“Once inside this mentality, I’m suggesting that borderline personality-disordered individuals can lapse into a kind oftransient sociopathy. Commonly, victims of the “borderline’s” aberrant, vicious behaviors will sometimes react along the lines of, “What is wrong with you? Are you some freaking psychopath?” They will say this from the experience of someone who really has just been exploited as if by a psychopath.”
Just because someone doesn’t understand the reaction someone with BPD has, does not mean we’re actually psychopaths. Especially considering the base motivator is emotive and therefore not anything resembling the emotionless drive of a psychopath. Also, just because some person mentions the world psychopath, does not make for an actual diagnosis.
“Because this isn’t the borderline personality’s default mentality (it is the sociopath’s), several psychological phenomena must occur, I think, to enable his temporary descent into sociopathy. He or she must regress in some way; dissociate in some fashion; and experience a form of self-fragmentation, for instance in response to a perceived threat—say, of abandonment.”
Our ‘vicious’ aberrant behavior is not someone with BPDs default mentality. I do agree with this. For the entire stigma and the accusation that a borderline is labeled with, our bouts of anger, impulsive lashing out and frenetic behavior are rare compared to our day to day state. However, that these things do occur is a hallmark of our disorder. This is part of what classifies us as Borderline. I’m willing to bet that most Sociopaths aren’t on the constant prowl to manipulate and victimize everyone around them. Day to day they probably just live their lives. The make up our personalities are predisposed to acting the way we do and those actions are what define our different disorders. That there is cross over does not mean that we slip into the mental state of the other. It is becoming increasingly more clear to me that this guy knows practically nothing about Borderline Personality Disorder and is simply trying to fit a square peg into a Sociopath shaped hole.
Several psychological phenomena must occur… if these are really the criteria that define slipping into a transient sociopathic state, than I might as well embrace the title. I live a good majority of my life in this comorbid ‘regression’; dissociation, unstable sense of identity, fear of abandonment… how do these characterize sociopathy?
“These preconditions, I suggest, seed the borderline personality’s collapse into the primitive, altered states of self that can explain, among other phenomena, his or her chilling (and necessary) suspension of empathy. This gross suspension of empathy supports his or her “evening the score” against the “victimizer” with the sociopath’s remorseless sense of entitlement.”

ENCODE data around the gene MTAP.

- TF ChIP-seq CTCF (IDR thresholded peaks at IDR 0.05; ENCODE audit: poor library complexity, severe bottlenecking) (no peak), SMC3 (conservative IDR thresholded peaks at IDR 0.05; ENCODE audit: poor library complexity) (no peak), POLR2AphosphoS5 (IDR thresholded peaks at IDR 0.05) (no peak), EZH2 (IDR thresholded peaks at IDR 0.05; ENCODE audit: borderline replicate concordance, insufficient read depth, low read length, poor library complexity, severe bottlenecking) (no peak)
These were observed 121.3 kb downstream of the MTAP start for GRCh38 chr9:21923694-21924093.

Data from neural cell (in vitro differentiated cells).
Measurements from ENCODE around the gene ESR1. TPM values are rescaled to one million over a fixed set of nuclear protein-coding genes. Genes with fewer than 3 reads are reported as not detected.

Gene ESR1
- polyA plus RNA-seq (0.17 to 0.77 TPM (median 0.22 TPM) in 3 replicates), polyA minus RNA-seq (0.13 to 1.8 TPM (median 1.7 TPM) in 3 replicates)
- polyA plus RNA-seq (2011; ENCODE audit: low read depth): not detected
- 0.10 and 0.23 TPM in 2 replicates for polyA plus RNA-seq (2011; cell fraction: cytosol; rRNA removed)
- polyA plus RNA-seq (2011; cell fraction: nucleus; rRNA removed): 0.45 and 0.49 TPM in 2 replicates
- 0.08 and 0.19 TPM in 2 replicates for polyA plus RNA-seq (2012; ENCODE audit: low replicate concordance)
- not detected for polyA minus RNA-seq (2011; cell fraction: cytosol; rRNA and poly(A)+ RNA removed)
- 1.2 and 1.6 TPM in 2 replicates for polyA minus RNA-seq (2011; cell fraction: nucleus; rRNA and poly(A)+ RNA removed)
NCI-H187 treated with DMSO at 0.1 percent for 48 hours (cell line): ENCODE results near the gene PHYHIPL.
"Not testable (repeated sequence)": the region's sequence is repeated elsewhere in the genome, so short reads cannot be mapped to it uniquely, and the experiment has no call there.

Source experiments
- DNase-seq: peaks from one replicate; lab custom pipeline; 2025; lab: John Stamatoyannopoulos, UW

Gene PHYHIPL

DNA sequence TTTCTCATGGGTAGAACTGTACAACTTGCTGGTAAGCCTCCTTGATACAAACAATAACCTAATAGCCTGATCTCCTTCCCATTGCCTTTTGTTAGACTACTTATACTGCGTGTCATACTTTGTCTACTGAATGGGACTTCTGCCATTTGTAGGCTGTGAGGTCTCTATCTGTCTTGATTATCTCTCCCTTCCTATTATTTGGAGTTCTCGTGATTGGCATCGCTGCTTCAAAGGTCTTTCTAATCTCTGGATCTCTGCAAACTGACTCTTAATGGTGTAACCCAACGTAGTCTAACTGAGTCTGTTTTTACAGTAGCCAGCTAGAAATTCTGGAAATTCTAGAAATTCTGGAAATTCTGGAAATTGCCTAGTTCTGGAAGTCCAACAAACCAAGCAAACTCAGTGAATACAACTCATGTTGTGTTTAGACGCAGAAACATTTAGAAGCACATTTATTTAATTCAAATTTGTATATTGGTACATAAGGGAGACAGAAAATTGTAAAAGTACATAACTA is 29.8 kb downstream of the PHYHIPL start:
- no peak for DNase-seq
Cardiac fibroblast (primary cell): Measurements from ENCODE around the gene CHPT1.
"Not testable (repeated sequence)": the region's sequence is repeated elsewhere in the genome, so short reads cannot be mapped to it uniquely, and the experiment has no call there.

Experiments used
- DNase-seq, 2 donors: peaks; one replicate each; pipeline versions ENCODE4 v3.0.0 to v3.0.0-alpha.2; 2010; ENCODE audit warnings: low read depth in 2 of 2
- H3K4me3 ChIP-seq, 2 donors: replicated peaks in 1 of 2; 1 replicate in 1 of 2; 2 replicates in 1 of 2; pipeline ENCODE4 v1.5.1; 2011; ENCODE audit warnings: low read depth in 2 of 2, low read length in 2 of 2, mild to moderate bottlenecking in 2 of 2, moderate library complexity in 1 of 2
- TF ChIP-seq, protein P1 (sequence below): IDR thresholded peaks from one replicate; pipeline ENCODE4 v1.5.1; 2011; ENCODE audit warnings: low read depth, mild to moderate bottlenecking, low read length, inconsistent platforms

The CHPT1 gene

Now this does peak my interest. I do relate to these periods of suspended empathy. This is a product of my dissociation and detachment though. When I’m feeling like this, or more accurately not feeling like anything, ‘evening the score’ is not on my mind, because in not feeling anything for myself or for anyone else, I can’t care. I may not empathize; not feel for someone else; not care about what they’re going through… but I also don’t feel for myself, and I certainly am not thinking to plot some revenge. I can see where this ill formed train of thought may come from though. As is especially the case in Low Functioning BPD, when something triggers a borderline and they do rage, and lash out, unable to control their emotional state, they will focus that hurt and aggression on those they love. I don’t think this is due to a lack of empathy though. No, they’re not thinking about the other person’s needs or well-being, this is true, but it’s not for lack of wanting to. Their own emotions are so heightened and out of control that they can’t see beyond their own scope. I’m not saying it can never happen, but the detachment of empathy and the lashing out against the victimizer are often separate feeling states, not maliciously aligned.
In my states of detached emotion and lack of empathy, my mind may roam to places that I don’t care what happens to another person/people, but at the same time, since I am not clouded by emotional responses I am at my most rational and don’t think to act on my lack of empathy. My motivation to lash out is void because the emotional drive is absent. However, my responses to people may be more callous, less guarded. This is almost always how I think though. It’s not some transient state I’ve slipped into, but a removal of the veil I no longer care to hold up. Normally, instead of acting out on my impulsive thoughts, I hold them in. Where someone more low functioning would act out and then need to apologize profusely to regain the favor of those around them, I generally manage to tame my temper outwardly. It’s my understanding of social interaction that stays my responses so I don’t alienate the people I desperately need in my life. This doesn’t mean the feelings aren’t always there, but my awareness of my actions guides my behavior.
This article is just one more way of demonizing someone with Borderline Personality Disorder under the guise of gleaning a better understanding of what BPD is. Personality disorders are demonized enough; do we really need the mutant hybrid versions too?
In conclusion, do I think someone with Borderline Personality Disorder is Sociopathic? No. I do not.
Do I think this psychotherapist is an idiot? Yes, yes I do.
There’s a lot of bullshit out there about all the PDs. It’s no wonder people are so quick to judge.